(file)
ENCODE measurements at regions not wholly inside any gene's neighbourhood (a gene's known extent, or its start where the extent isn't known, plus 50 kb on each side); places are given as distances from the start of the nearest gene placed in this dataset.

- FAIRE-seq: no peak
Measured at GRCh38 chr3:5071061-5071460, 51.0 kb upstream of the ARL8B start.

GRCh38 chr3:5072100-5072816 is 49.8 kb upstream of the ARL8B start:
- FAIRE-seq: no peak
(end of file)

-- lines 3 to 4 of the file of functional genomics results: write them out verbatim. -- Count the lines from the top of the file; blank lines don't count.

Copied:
Measured at GRCh38 chr3:5071061-5071460, 51.0 kb upstream of the ARL8B start.

GRCh38 chr3:5072100-5072816 is 49.8 kb upstream of the ARL8B start: